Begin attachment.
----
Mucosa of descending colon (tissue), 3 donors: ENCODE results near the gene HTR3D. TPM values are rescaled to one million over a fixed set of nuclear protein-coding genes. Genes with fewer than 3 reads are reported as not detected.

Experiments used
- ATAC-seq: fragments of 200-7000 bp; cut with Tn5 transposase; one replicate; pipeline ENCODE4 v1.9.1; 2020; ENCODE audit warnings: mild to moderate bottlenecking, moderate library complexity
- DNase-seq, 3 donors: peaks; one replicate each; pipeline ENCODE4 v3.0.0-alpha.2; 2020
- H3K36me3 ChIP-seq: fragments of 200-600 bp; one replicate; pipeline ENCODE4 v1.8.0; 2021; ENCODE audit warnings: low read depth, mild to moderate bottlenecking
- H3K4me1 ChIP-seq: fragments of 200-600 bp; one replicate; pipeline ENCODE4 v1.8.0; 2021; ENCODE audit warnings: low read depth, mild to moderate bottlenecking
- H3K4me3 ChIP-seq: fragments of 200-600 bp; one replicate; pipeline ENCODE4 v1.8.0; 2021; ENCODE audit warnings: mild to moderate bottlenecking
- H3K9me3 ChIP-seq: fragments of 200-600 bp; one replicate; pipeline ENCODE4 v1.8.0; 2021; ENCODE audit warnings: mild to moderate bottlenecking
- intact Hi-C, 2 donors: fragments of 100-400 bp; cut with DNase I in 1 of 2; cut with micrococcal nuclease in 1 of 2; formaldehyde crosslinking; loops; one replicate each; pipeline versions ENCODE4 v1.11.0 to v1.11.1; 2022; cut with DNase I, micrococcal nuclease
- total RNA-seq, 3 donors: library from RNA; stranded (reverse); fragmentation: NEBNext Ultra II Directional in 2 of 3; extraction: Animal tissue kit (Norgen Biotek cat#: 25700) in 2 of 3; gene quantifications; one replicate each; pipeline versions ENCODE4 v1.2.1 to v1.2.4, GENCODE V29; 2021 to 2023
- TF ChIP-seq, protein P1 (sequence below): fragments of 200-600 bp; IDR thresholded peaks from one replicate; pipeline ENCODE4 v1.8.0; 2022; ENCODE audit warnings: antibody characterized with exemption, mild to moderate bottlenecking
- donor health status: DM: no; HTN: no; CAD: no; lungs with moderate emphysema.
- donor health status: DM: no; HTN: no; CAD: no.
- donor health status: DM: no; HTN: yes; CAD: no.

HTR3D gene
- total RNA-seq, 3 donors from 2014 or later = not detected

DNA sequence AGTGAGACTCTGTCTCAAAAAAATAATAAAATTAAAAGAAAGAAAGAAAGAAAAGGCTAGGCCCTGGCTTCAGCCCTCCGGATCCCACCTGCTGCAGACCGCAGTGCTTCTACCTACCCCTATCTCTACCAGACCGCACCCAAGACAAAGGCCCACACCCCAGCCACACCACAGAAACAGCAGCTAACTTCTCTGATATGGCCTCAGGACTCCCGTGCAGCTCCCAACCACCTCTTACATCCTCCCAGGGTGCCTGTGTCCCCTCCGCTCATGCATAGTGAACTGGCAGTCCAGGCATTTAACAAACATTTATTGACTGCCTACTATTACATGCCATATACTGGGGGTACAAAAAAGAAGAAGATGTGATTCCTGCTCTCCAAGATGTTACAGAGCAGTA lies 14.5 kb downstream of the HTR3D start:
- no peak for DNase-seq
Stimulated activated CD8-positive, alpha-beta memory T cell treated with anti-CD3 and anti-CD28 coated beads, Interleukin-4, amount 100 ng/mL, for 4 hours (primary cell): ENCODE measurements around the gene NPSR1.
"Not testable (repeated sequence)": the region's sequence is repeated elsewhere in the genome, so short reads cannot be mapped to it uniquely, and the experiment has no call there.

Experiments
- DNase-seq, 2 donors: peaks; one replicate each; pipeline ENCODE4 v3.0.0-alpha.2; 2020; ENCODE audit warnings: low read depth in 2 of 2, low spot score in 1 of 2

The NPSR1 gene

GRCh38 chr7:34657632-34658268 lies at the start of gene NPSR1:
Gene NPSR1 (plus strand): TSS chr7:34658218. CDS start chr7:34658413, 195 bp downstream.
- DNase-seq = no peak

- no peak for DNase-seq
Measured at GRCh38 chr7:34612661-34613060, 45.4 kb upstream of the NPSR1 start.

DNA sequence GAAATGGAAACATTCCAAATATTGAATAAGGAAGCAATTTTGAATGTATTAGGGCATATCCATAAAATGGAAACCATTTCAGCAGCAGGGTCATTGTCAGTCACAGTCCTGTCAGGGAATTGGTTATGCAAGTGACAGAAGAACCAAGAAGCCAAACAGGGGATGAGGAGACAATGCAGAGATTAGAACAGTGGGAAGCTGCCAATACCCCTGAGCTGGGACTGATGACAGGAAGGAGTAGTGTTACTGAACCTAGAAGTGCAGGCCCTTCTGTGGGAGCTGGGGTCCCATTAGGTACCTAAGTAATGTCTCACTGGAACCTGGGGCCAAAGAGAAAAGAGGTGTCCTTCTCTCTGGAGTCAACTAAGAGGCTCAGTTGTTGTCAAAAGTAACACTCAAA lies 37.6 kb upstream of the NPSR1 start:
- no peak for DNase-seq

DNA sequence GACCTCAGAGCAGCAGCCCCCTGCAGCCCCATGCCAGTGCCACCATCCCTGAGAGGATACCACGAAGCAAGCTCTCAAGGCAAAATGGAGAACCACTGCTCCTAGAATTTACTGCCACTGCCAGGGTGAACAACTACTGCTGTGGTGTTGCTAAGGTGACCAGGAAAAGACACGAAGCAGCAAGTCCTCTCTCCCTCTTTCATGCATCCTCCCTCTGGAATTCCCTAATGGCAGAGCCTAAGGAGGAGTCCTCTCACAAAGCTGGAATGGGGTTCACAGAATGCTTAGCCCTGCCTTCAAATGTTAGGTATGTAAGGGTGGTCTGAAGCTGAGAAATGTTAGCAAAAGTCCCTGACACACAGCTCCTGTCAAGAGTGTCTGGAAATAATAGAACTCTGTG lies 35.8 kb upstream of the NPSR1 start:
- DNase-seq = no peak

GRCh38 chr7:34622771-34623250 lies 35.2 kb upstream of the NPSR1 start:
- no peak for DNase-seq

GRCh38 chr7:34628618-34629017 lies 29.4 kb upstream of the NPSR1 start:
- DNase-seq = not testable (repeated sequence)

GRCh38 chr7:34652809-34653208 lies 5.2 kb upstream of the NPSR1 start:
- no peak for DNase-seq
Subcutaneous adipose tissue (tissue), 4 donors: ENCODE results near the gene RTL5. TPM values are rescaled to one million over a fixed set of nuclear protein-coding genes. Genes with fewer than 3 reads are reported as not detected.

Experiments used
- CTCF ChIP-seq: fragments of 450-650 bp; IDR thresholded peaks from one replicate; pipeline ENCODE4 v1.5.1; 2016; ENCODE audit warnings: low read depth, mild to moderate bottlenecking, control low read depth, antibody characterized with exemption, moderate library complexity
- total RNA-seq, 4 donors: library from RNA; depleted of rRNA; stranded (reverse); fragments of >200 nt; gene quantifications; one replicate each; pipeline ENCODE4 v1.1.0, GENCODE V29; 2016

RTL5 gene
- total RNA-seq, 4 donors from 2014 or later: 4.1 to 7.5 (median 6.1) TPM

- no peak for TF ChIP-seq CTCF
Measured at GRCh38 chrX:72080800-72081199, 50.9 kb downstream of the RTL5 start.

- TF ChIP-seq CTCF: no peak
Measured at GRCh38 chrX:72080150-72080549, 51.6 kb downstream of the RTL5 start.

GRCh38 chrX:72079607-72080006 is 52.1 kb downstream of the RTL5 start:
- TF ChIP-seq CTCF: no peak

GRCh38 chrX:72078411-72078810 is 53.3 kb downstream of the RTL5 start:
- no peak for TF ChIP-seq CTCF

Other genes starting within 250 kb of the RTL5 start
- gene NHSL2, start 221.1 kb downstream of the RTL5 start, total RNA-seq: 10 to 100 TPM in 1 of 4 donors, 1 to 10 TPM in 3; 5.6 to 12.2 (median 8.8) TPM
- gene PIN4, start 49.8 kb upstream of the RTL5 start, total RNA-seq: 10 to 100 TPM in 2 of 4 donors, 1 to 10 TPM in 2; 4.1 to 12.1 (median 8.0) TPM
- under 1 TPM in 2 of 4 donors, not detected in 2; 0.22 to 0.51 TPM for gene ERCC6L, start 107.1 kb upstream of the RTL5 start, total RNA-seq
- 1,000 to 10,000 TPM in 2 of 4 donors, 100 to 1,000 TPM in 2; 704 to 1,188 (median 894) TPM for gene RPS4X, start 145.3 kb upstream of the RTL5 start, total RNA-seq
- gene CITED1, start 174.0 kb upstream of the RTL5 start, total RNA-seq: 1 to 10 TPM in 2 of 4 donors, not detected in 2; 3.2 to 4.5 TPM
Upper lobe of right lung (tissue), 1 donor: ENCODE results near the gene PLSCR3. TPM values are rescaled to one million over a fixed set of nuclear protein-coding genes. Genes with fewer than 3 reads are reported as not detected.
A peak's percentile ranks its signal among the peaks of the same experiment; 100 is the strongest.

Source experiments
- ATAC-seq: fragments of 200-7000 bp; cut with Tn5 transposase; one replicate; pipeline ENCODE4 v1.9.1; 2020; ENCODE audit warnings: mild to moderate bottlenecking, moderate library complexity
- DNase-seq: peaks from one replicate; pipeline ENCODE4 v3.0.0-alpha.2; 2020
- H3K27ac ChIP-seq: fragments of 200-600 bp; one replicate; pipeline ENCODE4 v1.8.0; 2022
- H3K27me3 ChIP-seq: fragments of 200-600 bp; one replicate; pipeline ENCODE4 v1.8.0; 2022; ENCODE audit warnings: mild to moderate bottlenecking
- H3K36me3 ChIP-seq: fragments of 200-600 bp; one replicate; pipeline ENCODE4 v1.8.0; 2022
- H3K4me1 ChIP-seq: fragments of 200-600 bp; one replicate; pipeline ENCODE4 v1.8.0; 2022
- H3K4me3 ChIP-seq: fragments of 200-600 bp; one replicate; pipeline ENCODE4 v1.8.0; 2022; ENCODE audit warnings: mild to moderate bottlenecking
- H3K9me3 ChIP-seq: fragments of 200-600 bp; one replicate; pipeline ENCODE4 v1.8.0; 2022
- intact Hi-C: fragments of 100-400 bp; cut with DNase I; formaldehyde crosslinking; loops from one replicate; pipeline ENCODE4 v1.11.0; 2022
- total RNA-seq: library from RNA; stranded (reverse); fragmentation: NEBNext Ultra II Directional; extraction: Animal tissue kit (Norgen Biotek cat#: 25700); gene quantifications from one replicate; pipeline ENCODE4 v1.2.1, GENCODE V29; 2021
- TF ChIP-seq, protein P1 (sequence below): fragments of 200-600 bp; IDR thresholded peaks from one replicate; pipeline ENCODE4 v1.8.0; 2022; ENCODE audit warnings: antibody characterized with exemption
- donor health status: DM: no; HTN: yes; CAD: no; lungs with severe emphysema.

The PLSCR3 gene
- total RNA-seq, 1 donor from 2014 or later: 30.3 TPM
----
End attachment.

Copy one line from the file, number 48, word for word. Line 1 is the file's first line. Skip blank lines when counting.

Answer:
Measured at GRCh38 chrX:72080150-72080549, 51.6 kb downstream of the RTL5 start.